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    01/2008;
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    ABSTRACT: Tanzania is scaling up prevention, treatment, care and support of individuals affected with HIV. There is therefore a need for high quality and reliable HIV infection testing and AIDS staging. The objective of this study was to assess laboratories capacities of services in terms of HIV testing and quality control. A baseline survey was conducted from December 2004 to February 2005 in 12 laboratories which were conveniently selected to represent all the zones of Tanzania. The questionnaires comprised of questions on laboratory particulars, internal and external quality control for HIV testing and quality control of reagents. Source and level of customer satisfaction of HIV test kits supply was established. Of 12 laboratories, nine used rapid tests for screening and two used rapid tests for diagnosis. In the 12 laboratories, four used double ELISA and five used single ELISA and three did not use ELISA. Confirmatory tests observed were Western Blot in three laboratories, DNA PCR in two laboratories, CD4 counting in seven laboratories, and viral load in two laboratories. Although all laboratories conducted quality control (QC) of the HIV kits, only two laboratories had Standard Operating Procedures (SOPs). Internal and external quality control (EQC) was done at varied proportions with the highest frequency of 55.6% (5/9) for internal quality control (IQC) for rapid tests and EQC for ELISA, and the lowest frequency of 14.3% (1/ 7) for IQC for CD4 counting. None of the nine laboratories which conducted QC for reagents used for rapid tests and none of the five which performed IQC and EQC had SOPs. HIV kits were mainly procured by the Medical Store Department and most of laboratories were not satisfied with the delay in procurement procedures. Most of the laboratories used rapid tests only, while some used both rapid tests and ELISA method for HIV testing. In conclusion, the survey revealed inadequacy in Good Laboratory Practice and poor laboratory quality control process for HIV testing reagents, internal and external quality control.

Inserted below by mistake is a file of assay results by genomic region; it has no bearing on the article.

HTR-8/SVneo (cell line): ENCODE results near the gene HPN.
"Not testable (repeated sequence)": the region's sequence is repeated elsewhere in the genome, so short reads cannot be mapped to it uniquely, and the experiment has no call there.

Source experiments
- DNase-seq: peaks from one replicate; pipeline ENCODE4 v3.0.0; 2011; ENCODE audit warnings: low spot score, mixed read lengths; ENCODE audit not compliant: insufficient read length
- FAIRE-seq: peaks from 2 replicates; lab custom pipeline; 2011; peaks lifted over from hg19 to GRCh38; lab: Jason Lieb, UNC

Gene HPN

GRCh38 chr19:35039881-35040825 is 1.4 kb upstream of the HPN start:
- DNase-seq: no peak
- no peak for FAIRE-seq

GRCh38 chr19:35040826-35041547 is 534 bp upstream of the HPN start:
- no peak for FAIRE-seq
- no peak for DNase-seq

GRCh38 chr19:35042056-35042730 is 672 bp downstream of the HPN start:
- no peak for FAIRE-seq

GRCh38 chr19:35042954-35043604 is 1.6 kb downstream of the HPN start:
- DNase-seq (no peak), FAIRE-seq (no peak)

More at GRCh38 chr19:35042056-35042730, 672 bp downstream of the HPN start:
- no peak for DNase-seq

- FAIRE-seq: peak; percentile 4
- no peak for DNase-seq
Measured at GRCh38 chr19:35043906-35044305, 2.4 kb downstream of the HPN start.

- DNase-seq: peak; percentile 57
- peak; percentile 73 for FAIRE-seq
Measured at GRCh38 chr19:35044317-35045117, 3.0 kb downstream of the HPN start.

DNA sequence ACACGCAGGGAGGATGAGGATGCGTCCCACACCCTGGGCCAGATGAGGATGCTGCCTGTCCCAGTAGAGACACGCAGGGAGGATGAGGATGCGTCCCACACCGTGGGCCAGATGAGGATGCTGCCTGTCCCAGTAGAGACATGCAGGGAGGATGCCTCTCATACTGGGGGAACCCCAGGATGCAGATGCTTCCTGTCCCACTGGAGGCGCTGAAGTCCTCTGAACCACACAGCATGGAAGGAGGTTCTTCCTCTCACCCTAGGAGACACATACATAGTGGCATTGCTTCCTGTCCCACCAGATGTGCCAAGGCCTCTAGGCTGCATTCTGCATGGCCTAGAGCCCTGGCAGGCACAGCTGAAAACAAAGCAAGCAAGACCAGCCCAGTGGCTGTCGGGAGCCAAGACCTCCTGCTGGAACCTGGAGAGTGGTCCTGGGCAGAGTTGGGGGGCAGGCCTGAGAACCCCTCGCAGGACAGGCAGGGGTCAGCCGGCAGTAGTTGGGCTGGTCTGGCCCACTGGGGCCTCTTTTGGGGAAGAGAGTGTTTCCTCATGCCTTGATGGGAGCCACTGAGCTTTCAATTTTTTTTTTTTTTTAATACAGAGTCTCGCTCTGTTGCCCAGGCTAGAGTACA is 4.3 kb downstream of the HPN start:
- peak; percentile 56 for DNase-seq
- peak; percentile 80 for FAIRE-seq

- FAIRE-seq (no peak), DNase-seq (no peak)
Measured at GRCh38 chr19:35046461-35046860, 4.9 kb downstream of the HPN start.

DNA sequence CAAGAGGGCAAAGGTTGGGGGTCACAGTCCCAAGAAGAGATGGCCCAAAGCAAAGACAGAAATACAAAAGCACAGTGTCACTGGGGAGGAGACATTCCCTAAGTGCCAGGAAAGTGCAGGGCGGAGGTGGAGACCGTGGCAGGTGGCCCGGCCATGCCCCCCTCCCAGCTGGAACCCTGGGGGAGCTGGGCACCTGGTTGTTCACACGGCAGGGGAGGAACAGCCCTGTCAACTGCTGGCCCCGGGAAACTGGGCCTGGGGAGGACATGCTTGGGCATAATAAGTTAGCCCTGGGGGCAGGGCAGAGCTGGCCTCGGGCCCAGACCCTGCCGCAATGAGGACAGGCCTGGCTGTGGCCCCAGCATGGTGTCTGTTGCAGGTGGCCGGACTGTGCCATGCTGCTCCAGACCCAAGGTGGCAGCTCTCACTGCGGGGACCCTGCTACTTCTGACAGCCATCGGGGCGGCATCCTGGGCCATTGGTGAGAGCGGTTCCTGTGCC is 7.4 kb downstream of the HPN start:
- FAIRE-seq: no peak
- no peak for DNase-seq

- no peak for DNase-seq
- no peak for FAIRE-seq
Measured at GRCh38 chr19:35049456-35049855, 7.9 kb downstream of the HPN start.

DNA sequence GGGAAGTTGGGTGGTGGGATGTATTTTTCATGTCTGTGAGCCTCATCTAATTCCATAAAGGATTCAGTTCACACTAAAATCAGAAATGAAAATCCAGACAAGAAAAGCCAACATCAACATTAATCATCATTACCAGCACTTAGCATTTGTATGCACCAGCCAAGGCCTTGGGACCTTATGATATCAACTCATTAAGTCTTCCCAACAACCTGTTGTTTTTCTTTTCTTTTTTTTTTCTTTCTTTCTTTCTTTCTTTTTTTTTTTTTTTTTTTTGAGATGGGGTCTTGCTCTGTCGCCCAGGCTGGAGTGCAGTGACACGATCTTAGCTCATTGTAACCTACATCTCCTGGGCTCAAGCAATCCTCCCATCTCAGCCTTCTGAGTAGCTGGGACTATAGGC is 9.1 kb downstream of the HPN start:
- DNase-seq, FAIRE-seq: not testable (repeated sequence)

Tanzania health research bulletin 02/2007; 9(1):44-7.